In May 2010, he was inside one of two Ahmadi Muslim mosques in Lahore, Pakistan, that were brutally attacked.
That day, 94 people were killed at the mosques. Among them were Mahmood's father, two uncles and a cousin. Another 120 were injured.
"We grew up with this concept that we're not safe, anybody can actually come and attack us," Mahmood said.
"So at that moment in the mosque I was going through that same feeling that we were thinking about — it's the time we are actually facing it."
The shooting was spurred on by hate and legislation against a particular sect of Islam, called Ahmadi.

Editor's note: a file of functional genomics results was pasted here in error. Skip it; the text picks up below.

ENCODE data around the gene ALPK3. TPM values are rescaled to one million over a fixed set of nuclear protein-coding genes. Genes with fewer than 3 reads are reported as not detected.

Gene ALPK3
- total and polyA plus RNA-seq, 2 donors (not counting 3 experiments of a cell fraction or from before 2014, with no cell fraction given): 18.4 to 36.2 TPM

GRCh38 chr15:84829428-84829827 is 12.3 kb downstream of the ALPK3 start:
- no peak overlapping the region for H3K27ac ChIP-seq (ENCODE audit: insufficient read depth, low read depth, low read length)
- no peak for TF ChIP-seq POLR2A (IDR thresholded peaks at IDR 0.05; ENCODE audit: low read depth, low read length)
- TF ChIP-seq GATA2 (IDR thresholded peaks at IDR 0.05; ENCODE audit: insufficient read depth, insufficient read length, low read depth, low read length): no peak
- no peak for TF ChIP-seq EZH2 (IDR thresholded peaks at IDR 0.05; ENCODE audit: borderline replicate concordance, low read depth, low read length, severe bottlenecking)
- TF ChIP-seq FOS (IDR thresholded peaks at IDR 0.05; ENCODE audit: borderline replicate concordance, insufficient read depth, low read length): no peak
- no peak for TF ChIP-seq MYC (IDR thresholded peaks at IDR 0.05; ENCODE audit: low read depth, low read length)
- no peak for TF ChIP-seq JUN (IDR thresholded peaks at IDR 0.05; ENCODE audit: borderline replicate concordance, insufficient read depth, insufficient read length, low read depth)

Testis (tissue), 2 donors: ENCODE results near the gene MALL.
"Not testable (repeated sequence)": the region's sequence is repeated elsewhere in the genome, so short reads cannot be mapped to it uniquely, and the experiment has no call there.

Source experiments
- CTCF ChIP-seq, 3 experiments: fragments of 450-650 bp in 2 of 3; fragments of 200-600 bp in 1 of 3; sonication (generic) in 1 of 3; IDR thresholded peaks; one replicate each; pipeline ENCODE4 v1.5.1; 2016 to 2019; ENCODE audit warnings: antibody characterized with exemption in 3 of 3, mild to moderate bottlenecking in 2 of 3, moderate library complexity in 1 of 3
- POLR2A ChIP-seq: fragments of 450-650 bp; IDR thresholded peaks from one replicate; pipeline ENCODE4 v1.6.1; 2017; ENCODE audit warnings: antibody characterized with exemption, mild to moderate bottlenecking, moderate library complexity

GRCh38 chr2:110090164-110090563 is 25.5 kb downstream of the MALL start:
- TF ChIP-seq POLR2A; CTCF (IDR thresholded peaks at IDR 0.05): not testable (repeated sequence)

Pakistan's constitution declares Ahmadiyya followers as non-Muslims.
They can be jailed for years for simply calling themselves Muslim or performing the Muslim call to prayer, said Franz Volker Greifenhagen, a religious studies professor at the University of Regina.
"You're really always disqualified, discounted and although officially there's no policy of violent oppression, it gives permission," Greifenhagen said.
He said many Ahmadi have also been targeted and killed by fellow citizens who accuse them of blasphemy.
Mahmood found his father's body the evening of the attack. He said the same pressure and feeling of insecurity continued for his family in the days that followed.
"We were left with no other option but to escape from the country."
Who are Sask.'s asylum seekers?
Mahmood and his family were among many who made the trek to Canada as asylum seekers.